Jay-Z :: “Pray” :: American Gangster
After a standard rap intro track (slightly ominous, mostly pretentious, entirely unnecessary), “Pray” opens American Gangster in earnest, and it sets the bar for Jay’s widescreen ambitions pretty high. Banging four-on-the-floor drums, a histrionic choir of Beyonces intoning pseudo-religious chants—it all points to an overblown epic, but Jay really delivers here, particularly when he paints a jump cut as audacious as anything cinematic in the second verse. After describing a young Sean Carter’s walk to school past ruins filled with needles and the sight of a drug dealer speeding by in a convertible BMW, he seamlessly connects his youth with what he became: “As the girls start to giggle / I ask, ‘Why you laugh?’/ They say, ‘You’re too little / One day you’ll understand / when you become a man / ’bout the things you have to get.’ You / fast forward freeze fame on my pistol / Fistful of dollars / ignorance is so blissful.”
Mystery Palace :: “NASCAR Survivor” :: Flags Forward
Mystery Palace have a swagger that says, “We enjoy what we’re doing, and if you do too, great. If not, that’s cool.” Despite its title, “NASCAR Survivor” is nothing like a fiery wreck. Instead, it’s a little frigid, but also humming quietly with some genuinely gorgeous keyboard bits. Circuit bending has become something of a buzz term recently, but where a lot of groups who employ it sound like they’re still getting the hang of it and only using it for texture, Ryan Olcott and co. have been doing it long enough to be able to build songs around it without making it sound like a novelty.
The National :: “Fake Empire” :: Boxer
When “Usual Suspects” first came out, surprise endings that big in major pictures had become something of a lost art. Such holy shit moments are even rarer in rock music, but The National produced the most holy shit moment of 2007 on “Fake Empire.” The slightly doleful piano that opens the song seems to provide a pulse, but when Matt Berninger’s vocals float in, they sit a little uneasily on its three against four pattern. It feels loose and a little jumbled, even when they glide into the chorus, where Berninger borrows closing k’s to open lines: “We’re half away… / kin a fay… / kempire.” But when the song comes to rest in the bridge, the drums come in wrong-footed, like they’re feeling their way into the song. When they break into an easy trot, the structure goes from ramshackle to crystalline in a beat and the song breaks into stride, not unlike Verbal Kint going from limp to stroll as he walks away from Agent Kujan’s office.
Burial :: “Near Dark” :: Untrue
Burial’s Untrue is a profoundly lonely, empty album. It has the kind of spareness that only electronic music can truly have, but it’s also built around the human voice. Boards of Canada often uses the human voice in a similar way—out of context, warped beyond recognition—but where Boards more often laces vocals on top of their songs, Burial grounds his songs with them. The ghostly melodies, which are often recognizably dancefloor in origin, are at the heart of his tracks, but the stresses and strain they undergo keep them at arm’s length from the listener. What makes “Near Dark” stand out is the very distinct sound of a shell casing falling to the ground, a sound that recurs throughout the song. The voices are stripped from the people who made them, the sound of the shell falling is removed from the gunshot, and so the entire track takes on an echoic and disjointed quality.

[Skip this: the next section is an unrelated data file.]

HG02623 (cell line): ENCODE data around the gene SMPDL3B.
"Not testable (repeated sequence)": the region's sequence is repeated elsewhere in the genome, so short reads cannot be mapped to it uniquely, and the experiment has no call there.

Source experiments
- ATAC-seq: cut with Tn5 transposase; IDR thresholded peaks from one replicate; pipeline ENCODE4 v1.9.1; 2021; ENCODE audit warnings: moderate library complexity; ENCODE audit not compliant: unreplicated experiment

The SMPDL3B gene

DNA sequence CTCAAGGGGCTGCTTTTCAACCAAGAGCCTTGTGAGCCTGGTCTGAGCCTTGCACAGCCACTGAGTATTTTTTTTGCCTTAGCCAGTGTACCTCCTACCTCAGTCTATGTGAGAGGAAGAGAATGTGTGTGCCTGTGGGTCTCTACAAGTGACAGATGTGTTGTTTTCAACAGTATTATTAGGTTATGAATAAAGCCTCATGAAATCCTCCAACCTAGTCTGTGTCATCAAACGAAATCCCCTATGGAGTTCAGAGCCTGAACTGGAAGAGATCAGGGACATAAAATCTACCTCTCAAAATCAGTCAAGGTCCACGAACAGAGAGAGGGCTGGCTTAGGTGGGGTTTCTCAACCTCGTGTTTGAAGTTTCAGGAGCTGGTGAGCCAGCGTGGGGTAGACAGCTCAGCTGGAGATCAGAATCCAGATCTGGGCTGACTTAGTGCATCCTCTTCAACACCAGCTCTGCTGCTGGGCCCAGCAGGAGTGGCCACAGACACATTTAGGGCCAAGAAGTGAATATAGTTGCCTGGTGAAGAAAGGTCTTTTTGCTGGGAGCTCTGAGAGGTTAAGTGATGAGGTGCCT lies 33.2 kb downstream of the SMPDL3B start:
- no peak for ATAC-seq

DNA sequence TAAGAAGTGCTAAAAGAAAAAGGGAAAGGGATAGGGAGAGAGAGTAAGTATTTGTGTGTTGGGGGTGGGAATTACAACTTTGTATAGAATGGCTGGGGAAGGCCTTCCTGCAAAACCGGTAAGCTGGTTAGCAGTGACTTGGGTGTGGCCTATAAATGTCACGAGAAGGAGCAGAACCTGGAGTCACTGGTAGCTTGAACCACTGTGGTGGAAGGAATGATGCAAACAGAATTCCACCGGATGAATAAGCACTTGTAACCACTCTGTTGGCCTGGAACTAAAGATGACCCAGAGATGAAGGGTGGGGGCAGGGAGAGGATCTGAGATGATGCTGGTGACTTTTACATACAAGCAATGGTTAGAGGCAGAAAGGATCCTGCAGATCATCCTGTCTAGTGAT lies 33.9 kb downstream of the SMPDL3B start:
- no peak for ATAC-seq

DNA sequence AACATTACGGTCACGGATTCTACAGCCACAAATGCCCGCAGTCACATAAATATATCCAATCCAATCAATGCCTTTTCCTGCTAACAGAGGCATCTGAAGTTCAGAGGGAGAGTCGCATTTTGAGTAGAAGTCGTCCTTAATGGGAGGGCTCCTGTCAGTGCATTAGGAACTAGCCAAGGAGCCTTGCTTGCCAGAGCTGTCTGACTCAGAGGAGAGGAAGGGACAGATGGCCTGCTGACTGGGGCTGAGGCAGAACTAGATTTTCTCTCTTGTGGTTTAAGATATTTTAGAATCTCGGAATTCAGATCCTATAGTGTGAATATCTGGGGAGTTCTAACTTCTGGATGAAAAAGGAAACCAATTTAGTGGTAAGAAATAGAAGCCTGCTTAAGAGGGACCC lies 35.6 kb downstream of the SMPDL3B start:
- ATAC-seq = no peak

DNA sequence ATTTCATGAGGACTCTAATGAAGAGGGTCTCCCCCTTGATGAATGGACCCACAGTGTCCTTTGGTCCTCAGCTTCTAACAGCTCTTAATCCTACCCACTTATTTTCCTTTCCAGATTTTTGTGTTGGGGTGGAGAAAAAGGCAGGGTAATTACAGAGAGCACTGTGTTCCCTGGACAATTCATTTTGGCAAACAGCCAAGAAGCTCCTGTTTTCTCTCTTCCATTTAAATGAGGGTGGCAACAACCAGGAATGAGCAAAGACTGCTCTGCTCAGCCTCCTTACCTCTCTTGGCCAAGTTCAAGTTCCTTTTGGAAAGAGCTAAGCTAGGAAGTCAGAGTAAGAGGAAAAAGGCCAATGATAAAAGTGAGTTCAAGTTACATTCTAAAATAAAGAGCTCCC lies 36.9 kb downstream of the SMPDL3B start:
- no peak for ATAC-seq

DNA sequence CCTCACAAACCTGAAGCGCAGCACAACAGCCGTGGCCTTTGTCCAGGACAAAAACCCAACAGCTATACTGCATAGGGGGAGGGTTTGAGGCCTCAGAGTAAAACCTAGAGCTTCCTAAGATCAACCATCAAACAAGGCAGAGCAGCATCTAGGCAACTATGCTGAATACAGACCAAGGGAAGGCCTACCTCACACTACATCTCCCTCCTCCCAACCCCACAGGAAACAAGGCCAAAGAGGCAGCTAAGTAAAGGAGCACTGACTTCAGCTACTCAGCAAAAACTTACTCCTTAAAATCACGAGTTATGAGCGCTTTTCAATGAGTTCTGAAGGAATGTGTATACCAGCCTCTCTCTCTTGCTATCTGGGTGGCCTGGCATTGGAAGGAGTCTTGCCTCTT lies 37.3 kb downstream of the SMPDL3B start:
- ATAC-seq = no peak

Yeasayer :: “Wait for the Summer” :: All Hour Cymbals
To be honest, I can’t really tell you if this song is going to endure for me; I only got All Hour Cymbals about three weeks ago. Like another Brooklyn quartet, Vampire Weekend, Yeasayer seem to draw their inspiration as much from Peter Gabriel’s and David Byrne’s dabbling in world music as from any straight-up rock influence. Of course, Rusted Root did much the same thing a dozen years ago, but Yeasayer manage to do it without sounding like the punchline of a jam band joke. The world is getting smaller and smaller all the time, and so it makes sense for indie rock to become less insular to exotic cultural influences. But rather than seeming self-congratulating for their diversity of taste, Yeasayer make it all sound gloriously natural and raw.
Building Better Bombs :: “Kid Tested, Motherfuckin’ Approved” :: Freak Out Squares
Sometimes it’s the little things. OK, with me, it’s usually the little things. If Building Better Bombs’ debut record, Freak Out Squares, is composed mostly of songs that are barely restrained blasts of chaos, then “Kid Tested, Motherfuckin’ Approved” is all that fury shaped into a projectile weapon. It’s leaner, meaner, and more cohesive as a song than most anything else on the record, but the thing that really blows my mind about it happens at the 1:06 mark. There’s a split-second full track mute accompanied by a thick sub-bass note. What? Well, plenty of bands have songs where they suddenly all stop playing before plowing back ahead, but Bombs went to the trouble of actually muting everything in this tiny gap, and you can really hear the difference on headphones. There’s no air, no hiss, no buzz—it’s like having the wind knocked out of you, and the sub-bass is like the fist imprint on your solar plexus.
Feist :: “Brandy Alexander” :: The Reminder
No, it’s not the song from the iPod commercial. It’s really kind of a throwaway track that’s pretty deep into the back end of Feist’s The Reminder, but it’s just as smooth, sweet, and seductive as the drink that it takes its name from. It also shows exactly what makes Feist great, if anything does: she’s so easy with it. Often, people mistake laziness in music for easiness. Smooth jazz and contemporary pop take the easiest path through a song, but they’re light years away from Feist’s considerable talents with a simple, smoky tune. Plenty of people have started to crap on her for “selling out” or some such drivel, but guess what? It’s way harder to make music this good and with this broad an appeal than you think.
Camp Lo :: “82 Afros” :: Black Hollywood